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House Ethics Committee Probing Paul Broun

(Douglas Graham/CQ Roll Call File Photo)

Rep. Paul Broun, the Georgia Republican who lost a Senate primary in May, is being investigated for alleged ethics violations.  

The House Ethics Committee revealed Monday that it is reviewing the alleged misconduct, without disclosing the reason for the probe. Next steps for the case involving the departing , three-term congressman will be announced on or before Oct. 29.  

“The Committee notes that the mere fact of a referral or an extension, and the mandatory disclosure of such an extension and the name of the subject of the matter, does not itself indicate that any violation has occurred, or reflect any judgment on behalf of the Committee,” the statement reads. The quasi-independent Office of Congressional Ethics referred the Ethics Committee on July 31, but only on Monday was Broun's name made public. The office would not discuss the nature of the ethics inquiries, but the referral means there is substantial reason to believe they found a problem.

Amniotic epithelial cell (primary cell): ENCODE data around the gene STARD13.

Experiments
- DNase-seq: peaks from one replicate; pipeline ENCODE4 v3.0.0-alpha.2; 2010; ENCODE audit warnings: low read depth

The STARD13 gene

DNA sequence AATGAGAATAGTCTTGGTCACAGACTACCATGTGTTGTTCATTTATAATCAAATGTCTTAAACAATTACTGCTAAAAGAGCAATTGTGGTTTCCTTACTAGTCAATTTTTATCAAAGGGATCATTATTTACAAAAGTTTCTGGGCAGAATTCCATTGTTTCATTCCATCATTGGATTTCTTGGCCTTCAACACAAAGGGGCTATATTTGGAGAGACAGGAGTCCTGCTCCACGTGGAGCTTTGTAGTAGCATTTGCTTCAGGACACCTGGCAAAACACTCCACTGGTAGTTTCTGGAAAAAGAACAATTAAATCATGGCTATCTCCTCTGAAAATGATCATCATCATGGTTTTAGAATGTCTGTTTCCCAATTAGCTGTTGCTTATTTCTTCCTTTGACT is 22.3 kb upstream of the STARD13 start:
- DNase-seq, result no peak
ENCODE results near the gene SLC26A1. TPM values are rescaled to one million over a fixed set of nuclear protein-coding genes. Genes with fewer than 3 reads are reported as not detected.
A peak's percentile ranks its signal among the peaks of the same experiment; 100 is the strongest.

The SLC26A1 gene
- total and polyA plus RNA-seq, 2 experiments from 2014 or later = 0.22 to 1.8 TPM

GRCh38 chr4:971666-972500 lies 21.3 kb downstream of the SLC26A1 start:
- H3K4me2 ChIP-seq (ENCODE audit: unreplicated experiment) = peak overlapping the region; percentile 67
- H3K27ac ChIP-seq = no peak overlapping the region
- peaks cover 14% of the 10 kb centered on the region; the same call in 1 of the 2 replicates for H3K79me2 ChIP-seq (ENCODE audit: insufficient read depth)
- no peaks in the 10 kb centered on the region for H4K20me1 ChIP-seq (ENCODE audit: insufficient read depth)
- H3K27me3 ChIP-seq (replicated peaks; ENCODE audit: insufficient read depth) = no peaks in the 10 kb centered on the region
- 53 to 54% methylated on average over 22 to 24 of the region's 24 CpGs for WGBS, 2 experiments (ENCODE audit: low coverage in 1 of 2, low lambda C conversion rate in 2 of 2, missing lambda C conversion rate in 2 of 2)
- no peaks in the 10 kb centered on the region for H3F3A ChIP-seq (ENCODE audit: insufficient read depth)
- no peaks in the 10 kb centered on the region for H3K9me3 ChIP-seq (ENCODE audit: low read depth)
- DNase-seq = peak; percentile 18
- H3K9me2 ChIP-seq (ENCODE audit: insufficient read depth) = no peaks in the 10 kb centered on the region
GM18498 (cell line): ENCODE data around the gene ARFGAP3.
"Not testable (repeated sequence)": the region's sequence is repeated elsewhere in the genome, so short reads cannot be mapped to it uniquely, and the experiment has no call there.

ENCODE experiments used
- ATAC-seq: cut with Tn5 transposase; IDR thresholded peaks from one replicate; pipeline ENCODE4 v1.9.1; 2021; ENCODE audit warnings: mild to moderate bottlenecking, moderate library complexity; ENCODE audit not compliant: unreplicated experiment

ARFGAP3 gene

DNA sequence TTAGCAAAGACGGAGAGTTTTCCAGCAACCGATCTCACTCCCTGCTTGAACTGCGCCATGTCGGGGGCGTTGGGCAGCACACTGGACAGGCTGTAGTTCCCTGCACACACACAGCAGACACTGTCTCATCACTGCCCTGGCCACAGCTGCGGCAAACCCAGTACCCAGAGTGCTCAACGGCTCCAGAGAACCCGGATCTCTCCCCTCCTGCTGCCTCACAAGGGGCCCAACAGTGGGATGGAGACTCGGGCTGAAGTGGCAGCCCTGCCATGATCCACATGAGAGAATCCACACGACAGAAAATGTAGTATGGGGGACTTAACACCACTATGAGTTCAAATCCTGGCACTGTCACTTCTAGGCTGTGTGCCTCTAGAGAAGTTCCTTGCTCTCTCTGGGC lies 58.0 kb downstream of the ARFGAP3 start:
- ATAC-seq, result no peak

Broun's office did not immediately respond to an inquiry from CQ Roll Call.  

Previously published reports by watchdog group Citizens for Responsibility and Ethics in Washington (CREW) and local Georgia media may provide some context.  

In March 2014, a reporter from WSB-TV 2 in Atlanta confronted Broun, 68, about payments of more than $33,000 to campaign and debate coach Brett O’Donnell, of O’Donnell and Associates, from his office budget.  

O'Donnell was a top aide to Rep. Michele Bachmann, R-Minn., during her 2012 presidential run, and also served as a debate coach for George W. Bush and Mitt Romney.  

In 2012, CREW filed a complaint with the Federal Election Commission alleging the Broun campaign had violated campaign finance law by failing to accurately disclose the source of the loans made to his campaign committee from 2007-2008. Broun's campaign committee later corrected the record.  

Citing the statute of limitations, the FEC dismissed the complaint on March 6, finding no reason to believe that Broun violated the law.  

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